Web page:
The Friendliest People in the World!
My favorite part about backpacking in Zimbabwe was its people. I had a wonderful time learning a lot about Zimbabwean culture and social behavior during my time with them. Some aspects of interaction were really surprising and left me curious, confused, surprised, or all those things.
When I went on to travel to Zambia and Botswana, I noticed that some of these things held true in parts of these countries too.
I decided to make a list addressing cultural differences when traveling to Zimbabwe so you know what to expect before you visit the region! It will also help you to be sure you are being polite and respectful. I think they should be added to any list of Zimbabwe travel tips!
1. Hissing is not aggressive
You will notice that hissing is one of the big cultural differences when traveling to Zimbabwe. When I first arrived on my backpacking trip in Zimbabwe, I was a little freaked out because people on the street would hiss at me.
It is not meant to be aggressive, it is just their way of trying to get your attention. “Hey, you dropped something!” turns into “HISSSSSS, you dropped something!”
People hissed at me all the time, but I never got into the habit of hissing back at them!
2. HI, HOW ARE YOU?
No, this Zimbabwe travel tip isn’t an homage to Daniel Johnston…
So just going up to someone on the street and saying “Excuse me, do you know where X is?” can be rude in Zimbabwe. Slow down! From the bank teller to the restaurant employee to anyone you need to talk to, you need to begin a conversation with “Hi, how are you?” and maybe some other niceties before you go to your main point or question.
Ask about their kids, ask about their day. Sometimes the question “how are you?” would repeat itself in an infinite circle between me and the person I was talking to. Or, there would be a remix with some “what’s new?” “how’s it?” and “and you?’s” thrown in.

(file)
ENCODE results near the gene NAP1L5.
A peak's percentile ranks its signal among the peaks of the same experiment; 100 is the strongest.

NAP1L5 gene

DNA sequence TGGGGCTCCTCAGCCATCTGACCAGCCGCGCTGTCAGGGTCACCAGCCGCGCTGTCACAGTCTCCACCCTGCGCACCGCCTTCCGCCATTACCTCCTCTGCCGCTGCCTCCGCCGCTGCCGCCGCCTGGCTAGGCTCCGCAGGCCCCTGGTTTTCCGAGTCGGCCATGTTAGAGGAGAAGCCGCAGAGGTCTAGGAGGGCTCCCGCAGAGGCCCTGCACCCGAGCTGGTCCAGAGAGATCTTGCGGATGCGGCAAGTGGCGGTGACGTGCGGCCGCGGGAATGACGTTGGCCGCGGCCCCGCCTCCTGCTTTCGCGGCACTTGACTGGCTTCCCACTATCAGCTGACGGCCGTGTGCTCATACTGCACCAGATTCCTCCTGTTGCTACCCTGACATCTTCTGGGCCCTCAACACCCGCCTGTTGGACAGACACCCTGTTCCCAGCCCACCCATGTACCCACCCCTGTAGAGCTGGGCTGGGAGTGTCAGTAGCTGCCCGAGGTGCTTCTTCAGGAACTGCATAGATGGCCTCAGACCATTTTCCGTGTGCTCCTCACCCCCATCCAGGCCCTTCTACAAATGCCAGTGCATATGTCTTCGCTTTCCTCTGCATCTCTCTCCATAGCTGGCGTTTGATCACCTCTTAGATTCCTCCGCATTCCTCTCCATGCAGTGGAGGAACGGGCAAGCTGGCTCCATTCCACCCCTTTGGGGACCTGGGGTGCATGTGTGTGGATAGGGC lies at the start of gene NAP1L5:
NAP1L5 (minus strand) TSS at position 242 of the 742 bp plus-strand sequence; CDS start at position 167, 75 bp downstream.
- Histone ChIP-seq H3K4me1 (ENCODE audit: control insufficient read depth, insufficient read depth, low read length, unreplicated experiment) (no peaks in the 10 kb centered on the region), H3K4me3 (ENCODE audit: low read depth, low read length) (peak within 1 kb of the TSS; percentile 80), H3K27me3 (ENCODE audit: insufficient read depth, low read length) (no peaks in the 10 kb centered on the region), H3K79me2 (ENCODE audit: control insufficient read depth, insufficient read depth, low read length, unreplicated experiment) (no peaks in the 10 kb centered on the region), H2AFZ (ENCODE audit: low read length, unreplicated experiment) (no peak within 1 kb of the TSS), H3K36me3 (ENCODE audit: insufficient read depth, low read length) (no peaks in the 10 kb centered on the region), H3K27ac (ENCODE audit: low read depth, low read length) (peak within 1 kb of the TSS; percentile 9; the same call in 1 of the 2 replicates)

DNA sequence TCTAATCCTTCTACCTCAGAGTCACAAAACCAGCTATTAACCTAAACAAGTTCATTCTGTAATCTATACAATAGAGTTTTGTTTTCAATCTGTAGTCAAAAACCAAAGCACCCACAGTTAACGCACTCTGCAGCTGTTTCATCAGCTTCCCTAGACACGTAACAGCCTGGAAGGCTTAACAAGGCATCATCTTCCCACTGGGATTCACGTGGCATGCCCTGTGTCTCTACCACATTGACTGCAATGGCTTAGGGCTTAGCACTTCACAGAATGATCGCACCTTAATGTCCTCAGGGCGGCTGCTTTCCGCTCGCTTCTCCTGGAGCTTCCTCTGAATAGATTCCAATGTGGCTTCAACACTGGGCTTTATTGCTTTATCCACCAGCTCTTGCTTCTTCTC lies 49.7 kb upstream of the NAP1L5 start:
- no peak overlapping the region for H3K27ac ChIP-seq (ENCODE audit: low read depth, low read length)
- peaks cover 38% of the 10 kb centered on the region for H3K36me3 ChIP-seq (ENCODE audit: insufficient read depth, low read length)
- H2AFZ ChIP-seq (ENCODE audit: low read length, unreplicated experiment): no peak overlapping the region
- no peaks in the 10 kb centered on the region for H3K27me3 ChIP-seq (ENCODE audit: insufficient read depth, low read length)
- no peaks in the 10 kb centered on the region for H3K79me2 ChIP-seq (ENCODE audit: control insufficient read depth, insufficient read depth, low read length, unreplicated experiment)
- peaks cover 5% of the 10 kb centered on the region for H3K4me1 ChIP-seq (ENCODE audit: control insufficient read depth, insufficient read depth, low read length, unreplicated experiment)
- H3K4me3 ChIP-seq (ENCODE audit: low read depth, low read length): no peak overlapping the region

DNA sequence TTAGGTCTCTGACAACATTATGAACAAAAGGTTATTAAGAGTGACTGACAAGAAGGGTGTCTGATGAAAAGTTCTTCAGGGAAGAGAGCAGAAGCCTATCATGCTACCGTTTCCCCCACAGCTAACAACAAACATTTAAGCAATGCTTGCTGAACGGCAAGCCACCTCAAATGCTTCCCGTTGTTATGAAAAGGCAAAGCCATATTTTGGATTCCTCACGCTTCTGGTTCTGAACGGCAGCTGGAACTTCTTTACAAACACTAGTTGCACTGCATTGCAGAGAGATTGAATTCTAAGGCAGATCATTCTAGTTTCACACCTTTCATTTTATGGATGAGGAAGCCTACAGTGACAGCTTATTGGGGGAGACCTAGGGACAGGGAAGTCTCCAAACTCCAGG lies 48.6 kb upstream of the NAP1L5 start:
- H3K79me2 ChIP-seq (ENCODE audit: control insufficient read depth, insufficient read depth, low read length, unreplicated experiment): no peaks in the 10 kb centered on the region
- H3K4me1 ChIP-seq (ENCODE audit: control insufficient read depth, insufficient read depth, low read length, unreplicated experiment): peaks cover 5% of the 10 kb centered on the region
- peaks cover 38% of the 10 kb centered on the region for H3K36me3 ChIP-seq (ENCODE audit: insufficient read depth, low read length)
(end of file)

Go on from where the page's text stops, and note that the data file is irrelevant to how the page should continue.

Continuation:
I really liked this cultural difference when I traveled to Zimbabwe, and this stuck with me even when I went back home to France. The French thought it was so weird and all the tellers at Societe Generale gave me the stink eye…
3. [Please don’t] LOOOOOOK INTO MY EYESSSSSS
So I was raised to always maintain direct eye contact with people I am talking to. I had to unlearn that in Zimbabwe. Direct, held eye contact can be very aggressive to people there. You can look from time to time, but don’t hold for too long. Or, in my case, I figured they didn’t notice I was staring them down because they usually were looking away.
This goes the other way as well- don’t be freaked out if nobody holds eye contact there! They are being polite!
4. So listen, can I have your number?
Everyone, except for maybe people giving me directions on the street, asked for my contact information. When I came home I had pages of my travel notebook filled with email addresses and phone numbers. I couldn’t remember half of the people whose names were on the list!
I originally thought it was because I was a girl traveling alone, but turns out this happens to everyone. Men, women, children- everyone asked me for my contact information! This was one of the most apparent cultural differences when traveling to Zimbabwe that I experienced. Add that to your list of Zimbabwe travel tips!
5. People will call you all the time
Well I gave my number to a lot of people, and they in turn really did make the effort to contact me. So the final Zimbabwe travel tip is that your phone will blow up when you are there. When I was in the country some new acquaintances would call me several times a day, and when I left they would always contact me via Whatsapp or other text messaging apps.
They were always just checking in and being friendly! I still chat with a lot of friends I made while backpacking in Zimbabwe today. The chats are always light, people are just checking in- “Hi, how are you?” “I’m fine, thanks” and that’s it.
Don’t be afraid to call someone you met just out of the blue, they really mean it when they offer to help you if you need anything. Also don’t think that it is weird if someone you just met starts calling you.